Silent death from above: Sudan steps up use of parachute bombs on people

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The people of war-torn Sudan learned long ago to take cover when planes roared overhead, but the latest tactic being used on them -- parachute bombs -- is raining silent death down on innocent villagers, say alarmed activists.

The country’s extremist Islamic regime in Khartoum has stepped up the practice in the Nuba Mountains, dropping deadly bombs by parachute from high altitudes as president and accused international war criminal Omar al-Bashir seeks to rout rebel forces opposed to his brand of radical Islam.

In recent years, the Nuba Mountains, where Christians and Muslims live side by side, have become a battleground for the forces of al-Bashir's forces and the Sudanese People Liberation Army.

Caught in the crossfire are innocent civilians, especially children, who live in the mountainous region just north of the border of Sudan and South Sudan, the nation carved out of Sudan in 2011.


"Children living in the Nuba Mountains grew up amid almost daily aerial bombardment,” Akshaya Kumar, a Sudan and South Sudan policy analyst with the Center for American Progress, told “They have learned how to quickly duck into makeshift bomb shelters when they hear a bomb dropping.

"Now, in a brutal shift in tactics, the Sudanese government has refined its assault," she continued. "With parachute bombs, the bombs drop silently and then only explode after a delay, when those sheltering emerge from safety."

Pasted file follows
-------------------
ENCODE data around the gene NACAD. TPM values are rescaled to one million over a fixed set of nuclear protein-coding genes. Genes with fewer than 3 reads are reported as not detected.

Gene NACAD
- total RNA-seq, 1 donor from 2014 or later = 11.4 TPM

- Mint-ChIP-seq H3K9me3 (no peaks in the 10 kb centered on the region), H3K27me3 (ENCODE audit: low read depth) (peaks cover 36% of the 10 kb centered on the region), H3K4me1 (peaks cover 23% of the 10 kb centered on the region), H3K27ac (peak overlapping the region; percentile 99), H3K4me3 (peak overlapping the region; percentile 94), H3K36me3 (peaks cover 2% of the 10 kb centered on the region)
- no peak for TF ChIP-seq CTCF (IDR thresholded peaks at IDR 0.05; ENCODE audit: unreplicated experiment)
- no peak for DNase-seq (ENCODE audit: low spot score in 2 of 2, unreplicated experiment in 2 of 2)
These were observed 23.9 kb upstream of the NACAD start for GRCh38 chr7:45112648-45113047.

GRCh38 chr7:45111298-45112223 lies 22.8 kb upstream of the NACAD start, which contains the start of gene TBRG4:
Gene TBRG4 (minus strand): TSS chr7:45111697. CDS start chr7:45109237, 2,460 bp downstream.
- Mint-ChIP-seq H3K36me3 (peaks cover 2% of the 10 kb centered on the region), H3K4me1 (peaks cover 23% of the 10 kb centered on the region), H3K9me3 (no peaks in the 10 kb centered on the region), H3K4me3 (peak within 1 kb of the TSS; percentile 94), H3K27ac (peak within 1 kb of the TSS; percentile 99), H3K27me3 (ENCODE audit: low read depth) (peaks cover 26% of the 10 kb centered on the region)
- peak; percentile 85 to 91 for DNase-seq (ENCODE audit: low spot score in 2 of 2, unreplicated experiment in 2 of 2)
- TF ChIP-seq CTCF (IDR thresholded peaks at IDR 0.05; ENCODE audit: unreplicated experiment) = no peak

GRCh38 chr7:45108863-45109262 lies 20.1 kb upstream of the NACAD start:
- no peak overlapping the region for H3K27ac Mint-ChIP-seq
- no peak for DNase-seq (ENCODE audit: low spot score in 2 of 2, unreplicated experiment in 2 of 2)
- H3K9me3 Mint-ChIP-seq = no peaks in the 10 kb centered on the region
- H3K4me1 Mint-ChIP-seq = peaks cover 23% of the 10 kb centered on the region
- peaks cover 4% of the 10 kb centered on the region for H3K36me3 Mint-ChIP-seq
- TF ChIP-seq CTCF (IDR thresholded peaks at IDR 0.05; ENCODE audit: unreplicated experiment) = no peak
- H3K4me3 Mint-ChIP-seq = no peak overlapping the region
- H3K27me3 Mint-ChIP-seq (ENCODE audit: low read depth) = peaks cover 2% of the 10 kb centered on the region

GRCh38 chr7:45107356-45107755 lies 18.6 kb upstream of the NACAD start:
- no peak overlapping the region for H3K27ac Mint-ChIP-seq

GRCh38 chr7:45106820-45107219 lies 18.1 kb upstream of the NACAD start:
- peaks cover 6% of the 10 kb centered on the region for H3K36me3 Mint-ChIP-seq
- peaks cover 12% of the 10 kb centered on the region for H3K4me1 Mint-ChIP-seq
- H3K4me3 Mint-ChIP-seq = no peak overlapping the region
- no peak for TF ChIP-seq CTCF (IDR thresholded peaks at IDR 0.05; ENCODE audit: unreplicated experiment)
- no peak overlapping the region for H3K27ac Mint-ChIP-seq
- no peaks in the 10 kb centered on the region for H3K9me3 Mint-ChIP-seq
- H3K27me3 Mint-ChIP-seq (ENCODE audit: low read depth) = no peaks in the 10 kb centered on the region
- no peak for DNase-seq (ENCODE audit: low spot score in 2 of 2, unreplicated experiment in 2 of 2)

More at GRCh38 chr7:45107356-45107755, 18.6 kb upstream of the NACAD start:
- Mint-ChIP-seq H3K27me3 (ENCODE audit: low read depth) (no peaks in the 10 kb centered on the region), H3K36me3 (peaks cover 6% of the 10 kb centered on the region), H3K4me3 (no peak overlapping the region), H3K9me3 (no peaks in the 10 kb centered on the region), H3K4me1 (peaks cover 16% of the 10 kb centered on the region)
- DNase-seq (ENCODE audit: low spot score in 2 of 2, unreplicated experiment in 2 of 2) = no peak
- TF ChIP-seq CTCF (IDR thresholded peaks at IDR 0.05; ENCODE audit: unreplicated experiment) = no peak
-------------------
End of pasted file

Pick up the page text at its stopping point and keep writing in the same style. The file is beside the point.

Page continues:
On Monday, local aid workers told two Sudanese Air Force jets dropped 13 parachute bombs on the villages of Tamadirgo and Dar, in the South Kordofan States of Sudan. The bombs killed at least three people, including a 13-year-old boy, sources said.

Al-Bashir, the 70-year-old dictator and former Army general, seized power in a 1989 military coup. As he moved the nation toward Islamic rule in the late 1990s and early part of this century, rebels fought back against the marginalization of Christians. Al-Bashir responded with a campaign of ethnic cleansing in the western region of Darfur, with an estimated 500,000 people killed and more than 2 million displaced. In 2008, al-Bashir was indicted by the International Criminal Court for genocide and crimes against humanity.

Al-Bashir's embrace of parachute bombing is the latest demonstration of his willingness to kill his own people, according to aid workers. Graphic footage provided to of a Dec. 10 drop shows mountain villagers cowering as the parachutes flutter downward, then screaming in anguish as they tend to their dead.

“Some people ran away as soon as they saw the plane, while others stayed out of curiosity; they thought that they were parachuters landing,” Ahmed Khatir, who is from the region and works as a reporter for independent news service, told “When the bomb got closer [to the ground], they realized it was a bomb and it was too late for some people."

Since April 2012, 1,371 bombs have been dropped on civilian targets in Nuba, according to But the parachute tactic only began in November, dropping bombs that weigh up to 820 pounds. With a delayed detonation and quiet drop, the parachute bombs have proven destructive and deadly.

The Sudan Consortium has recently reported that human rights monitors found that 22 civilians in South Kordofan were killed and 41 seriously injured in a four-week period in December and January. Monitors also documented 56 bombing attacks -- a number that tripled from the previous month. The recent numbers are the highest ever recorded by the consortium.

One apparent reason for the escalation of violence in the Nuba Mountains is new political developments in Darfur, South Kordofan, and Blue Nile going largely unnoticed as the international community has focused their attention on violence in the South Sudan.

"The difference in Sudan is the aerial terror sown by the Sudanese Air Forces," Enough Project co-founder John Prendergast told